I love the old-new design aesthetic that has been fashionable for a while: it seems a great way to give my home an individual feel and a distinctive atmosphere without slavishly following trends.
Bring new-age vintage class to your home
I love the old-new design aesthetic that has been fashionable for a while: it seems a great way to give my home an individual feel and a distinctive atmosphere without slavishly following trends. It seems to take a certain confidence though and my apartment is acutely modern - where do I start? With a little clever adjustment the old-new look, which mixes the antique with the modern and the shabby with the smart, can be made to work with any style and size of home. The important thing is to think of it less as a particular look than as an approach that makes the most of what you've got.
Building any unique look takes time and it has the most charm if it is built organically and with a genuinely relaxed feel. It is as much about shopping as styling. Cast your eye far and wide for inspiration: read extensively and talk to people whose houses you admire. As with any look that goes beyond trends, this is more about exposing your eye to as much as possible to define what you like, rather than simply copying someone else's style.
The old-new trend is about having pieces that have a certain faded elegance, which can work very well against a modern background, especially if you keep the main decor as white and simple as possible. For instance, if you have blinds instead of curtains, try a delicate chandelier and lots of pretty vases for a lovely contrast in which the prettiness softens the modernity. You can find great things in the most surprising places - go to car-boot sales, discount stores and even hardware stores. Auctions have great prices at the moment, and remember eBay, which is particularly good if you already know the brand you want.
Remember to maintain what you already have - a fundamentally tidy foundation is essential when you're going for such a detail-focused look, so prune constantly and keep an eye on what needs reviewing and repairing, and what can be reused and repurposed. The more you look at everything, the more you will learn what you like. Consider spending more on the architecture of a room and the way it works, not the furniture: you can dramatically change the feel of a room without changing the furniture and furnishings at all, by knocking down shelves or removing built-in cupboards, for instance. Again, this look is as much about your approach as what you buy.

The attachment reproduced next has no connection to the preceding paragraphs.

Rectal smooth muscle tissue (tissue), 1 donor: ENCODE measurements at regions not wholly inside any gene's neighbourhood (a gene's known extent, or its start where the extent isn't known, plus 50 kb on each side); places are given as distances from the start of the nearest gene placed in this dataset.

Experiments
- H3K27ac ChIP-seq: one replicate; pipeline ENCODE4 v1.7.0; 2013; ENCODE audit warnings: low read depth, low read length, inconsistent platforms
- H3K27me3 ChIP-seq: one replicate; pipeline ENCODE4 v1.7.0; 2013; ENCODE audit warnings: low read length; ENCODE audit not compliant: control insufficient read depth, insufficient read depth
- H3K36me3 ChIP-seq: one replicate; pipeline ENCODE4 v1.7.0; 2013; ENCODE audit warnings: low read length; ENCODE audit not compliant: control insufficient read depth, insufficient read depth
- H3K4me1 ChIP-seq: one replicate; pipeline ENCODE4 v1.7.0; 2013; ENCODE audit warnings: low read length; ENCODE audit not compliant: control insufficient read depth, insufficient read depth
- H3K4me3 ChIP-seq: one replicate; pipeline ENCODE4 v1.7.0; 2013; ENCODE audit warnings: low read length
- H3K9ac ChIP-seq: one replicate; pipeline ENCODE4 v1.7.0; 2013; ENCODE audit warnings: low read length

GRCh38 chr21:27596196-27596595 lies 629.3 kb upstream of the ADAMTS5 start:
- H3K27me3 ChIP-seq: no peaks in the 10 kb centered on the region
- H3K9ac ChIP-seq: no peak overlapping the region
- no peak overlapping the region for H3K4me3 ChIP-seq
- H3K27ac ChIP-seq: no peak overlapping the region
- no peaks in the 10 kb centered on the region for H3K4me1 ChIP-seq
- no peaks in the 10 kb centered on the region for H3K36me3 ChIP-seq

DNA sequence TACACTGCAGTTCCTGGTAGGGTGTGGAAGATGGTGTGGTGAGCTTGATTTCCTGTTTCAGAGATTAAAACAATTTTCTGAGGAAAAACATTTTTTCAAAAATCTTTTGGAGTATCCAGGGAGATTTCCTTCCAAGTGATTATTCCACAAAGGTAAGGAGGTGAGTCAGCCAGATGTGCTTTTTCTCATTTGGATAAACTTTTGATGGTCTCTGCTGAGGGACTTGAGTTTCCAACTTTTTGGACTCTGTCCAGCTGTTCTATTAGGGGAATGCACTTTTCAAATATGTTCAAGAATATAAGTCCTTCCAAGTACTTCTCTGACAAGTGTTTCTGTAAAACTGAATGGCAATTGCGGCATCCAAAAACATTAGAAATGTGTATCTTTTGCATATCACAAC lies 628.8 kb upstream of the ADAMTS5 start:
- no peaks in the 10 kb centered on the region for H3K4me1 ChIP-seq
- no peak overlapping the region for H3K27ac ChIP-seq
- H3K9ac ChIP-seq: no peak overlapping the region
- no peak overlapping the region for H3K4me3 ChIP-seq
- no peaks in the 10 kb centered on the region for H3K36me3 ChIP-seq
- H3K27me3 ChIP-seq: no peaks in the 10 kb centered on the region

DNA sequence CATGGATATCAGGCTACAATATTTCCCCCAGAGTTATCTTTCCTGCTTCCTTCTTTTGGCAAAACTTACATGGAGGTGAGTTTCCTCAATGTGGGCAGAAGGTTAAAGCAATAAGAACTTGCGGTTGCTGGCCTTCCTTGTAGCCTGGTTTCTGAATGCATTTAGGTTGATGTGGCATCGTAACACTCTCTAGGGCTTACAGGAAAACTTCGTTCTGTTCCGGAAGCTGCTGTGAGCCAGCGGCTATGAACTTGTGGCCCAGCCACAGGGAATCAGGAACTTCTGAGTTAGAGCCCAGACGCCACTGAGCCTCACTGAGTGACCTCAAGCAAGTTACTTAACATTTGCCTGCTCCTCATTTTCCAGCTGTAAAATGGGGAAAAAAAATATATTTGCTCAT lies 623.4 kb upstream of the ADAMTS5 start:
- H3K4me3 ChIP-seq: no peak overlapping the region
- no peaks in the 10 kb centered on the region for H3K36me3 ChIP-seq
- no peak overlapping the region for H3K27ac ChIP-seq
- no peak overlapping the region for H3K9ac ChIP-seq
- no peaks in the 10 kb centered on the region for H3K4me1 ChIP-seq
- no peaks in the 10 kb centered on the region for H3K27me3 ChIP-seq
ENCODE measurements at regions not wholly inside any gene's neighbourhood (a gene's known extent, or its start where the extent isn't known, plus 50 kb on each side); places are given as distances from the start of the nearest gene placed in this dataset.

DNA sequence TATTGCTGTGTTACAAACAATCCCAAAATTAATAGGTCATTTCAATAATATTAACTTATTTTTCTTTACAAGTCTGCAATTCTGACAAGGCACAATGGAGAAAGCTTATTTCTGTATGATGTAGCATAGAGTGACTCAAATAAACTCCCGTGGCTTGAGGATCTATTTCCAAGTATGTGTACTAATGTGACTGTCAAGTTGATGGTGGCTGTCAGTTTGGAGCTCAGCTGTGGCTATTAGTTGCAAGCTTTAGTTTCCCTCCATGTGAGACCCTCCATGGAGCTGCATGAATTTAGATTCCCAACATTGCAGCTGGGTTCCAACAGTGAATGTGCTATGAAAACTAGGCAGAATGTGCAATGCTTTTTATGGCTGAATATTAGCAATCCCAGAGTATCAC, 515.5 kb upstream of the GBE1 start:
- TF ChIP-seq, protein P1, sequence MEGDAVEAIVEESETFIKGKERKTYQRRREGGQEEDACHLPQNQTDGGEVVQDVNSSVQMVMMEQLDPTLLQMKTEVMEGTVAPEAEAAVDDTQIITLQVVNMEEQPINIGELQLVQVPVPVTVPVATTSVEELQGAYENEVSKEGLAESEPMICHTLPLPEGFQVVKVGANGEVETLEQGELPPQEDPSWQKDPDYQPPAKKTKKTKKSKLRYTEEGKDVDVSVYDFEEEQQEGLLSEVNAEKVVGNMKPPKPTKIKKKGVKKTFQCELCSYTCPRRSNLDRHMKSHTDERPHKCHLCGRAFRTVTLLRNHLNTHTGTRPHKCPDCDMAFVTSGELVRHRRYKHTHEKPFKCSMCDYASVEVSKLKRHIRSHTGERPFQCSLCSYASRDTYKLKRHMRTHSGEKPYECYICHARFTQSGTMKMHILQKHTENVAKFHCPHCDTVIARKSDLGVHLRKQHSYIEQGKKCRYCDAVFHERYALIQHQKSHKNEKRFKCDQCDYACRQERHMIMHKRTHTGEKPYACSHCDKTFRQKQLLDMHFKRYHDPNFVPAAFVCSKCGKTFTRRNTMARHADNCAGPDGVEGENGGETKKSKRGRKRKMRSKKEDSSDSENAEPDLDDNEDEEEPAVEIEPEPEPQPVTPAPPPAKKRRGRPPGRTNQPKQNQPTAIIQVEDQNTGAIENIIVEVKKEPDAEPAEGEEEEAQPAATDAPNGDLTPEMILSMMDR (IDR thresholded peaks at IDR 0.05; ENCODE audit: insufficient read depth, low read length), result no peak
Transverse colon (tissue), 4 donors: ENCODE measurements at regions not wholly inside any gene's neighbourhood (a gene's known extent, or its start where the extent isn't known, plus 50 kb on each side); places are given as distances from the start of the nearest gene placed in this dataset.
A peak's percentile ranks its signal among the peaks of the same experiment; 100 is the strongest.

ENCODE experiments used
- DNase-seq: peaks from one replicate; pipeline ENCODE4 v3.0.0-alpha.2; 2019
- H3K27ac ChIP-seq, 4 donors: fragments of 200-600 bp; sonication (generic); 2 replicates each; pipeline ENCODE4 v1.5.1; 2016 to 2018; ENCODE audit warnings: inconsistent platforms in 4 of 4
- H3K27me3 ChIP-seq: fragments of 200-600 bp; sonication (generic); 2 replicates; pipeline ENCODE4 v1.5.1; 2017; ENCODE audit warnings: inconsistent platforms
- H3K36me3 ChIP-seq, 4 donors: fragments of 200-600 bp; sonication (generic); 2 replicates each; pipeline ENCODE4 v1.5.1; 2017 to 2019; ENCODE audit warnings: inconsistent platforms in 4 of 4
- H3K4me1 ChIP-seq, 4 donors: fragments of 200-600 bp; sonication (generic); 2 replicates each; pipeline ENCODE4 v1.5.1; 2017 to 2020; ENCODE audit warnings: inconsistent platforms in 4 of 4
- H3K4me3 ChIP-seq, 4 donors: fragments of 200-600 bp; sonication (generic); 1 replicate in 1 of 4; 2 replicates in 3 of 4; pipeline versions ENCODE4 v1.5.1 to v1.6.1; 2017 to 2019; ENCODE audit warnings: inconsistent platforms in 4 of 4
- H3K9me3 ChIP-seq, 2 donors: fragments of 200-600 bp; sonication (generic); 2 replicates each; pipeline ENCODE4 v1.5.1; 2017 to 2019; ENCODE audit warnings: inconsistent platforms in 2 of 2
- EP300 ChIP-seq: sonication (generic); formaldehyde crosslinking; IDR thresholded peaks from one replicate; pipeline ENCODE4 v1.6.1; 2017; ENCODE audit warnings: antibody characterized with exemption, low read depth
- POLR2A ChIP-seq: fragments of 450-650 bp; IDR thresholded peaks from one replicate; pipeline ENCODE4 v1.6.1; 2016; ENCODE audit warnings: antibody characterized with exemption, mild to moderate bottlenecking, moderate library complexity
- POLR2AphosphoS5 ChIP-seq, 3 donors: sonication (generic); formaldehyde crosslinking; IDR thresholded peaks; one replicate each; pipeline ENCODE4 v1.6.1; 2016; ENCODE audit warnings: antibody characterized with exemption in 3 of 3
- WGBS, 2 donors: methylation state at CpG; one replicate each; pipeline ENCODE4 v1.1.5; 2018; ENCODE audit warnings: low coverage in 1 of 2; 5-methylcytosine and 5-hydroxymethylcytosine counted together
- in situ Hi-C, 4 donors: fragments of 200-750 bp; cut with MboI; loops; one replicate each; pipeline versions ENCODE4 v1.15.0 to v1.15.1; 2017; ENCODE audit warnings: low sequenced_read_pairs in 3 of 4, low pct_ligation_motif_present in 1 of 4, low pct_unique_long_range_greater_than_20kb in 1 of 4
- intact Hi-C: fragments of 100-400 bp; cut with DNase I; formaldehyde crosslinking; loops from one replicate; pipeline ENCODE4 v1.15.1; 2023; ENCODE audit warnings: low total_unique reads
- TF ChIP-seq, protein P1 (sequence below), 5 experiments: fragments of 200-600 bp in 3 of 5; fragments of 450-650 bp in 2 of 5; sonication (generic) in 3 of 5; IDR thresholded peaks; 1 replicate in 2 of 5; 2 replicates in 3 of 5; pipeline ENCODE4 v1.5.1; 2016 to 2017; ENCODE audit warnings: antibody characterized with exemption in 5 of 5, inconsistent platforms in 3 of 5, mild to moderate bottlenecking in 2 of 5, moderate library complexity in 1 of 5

Always see if you can manage with what you have rather than buying something new: consider recovering an old sofa or repainting a table. Most pieces gain a whole new lease of life if they are simply repainted with a fresh coat. The only rule to bear in mind is not to paint antiques. If you find one piece you adore but it seems too costly, be thrifty about the rest of your home: spend on a piece you really like, such as a beautiful chandelier, and economise around it.
Above all be patient. This kind of look takes a while to build; don't place pressure on yourself to get things done by a deadline. We all often find ourselves fixating on having a certain object ready for a certain time or event, but nobody else notices if that new mirror is not there or if you're using old chairs instead of shiny new ones.
Collections of objects always look interesting and chic. Focus on something that you like, perhaps white china or pressed glass, mixing pieces but keeping to a common theme. Mix and match fabrics, placing detailed patterns against something plain. Go for expensive, perhaps antique fabrics, in small amounts on a chair or a cushion, and something less expensive on bigger areas. Buy only what you love and without preconceived rules.
Like much of the best home decoration, this is more about putting time and love into your house than money. And remember that the nicest homes are always changing; never feel as if you have to do it all at once.
Emily Davies was talking to Alexandra Campbell, an interior-design author and home-styling consultant. Her publisher can be reached at +44 207 025 2285 or at www.cicobooks.co.uk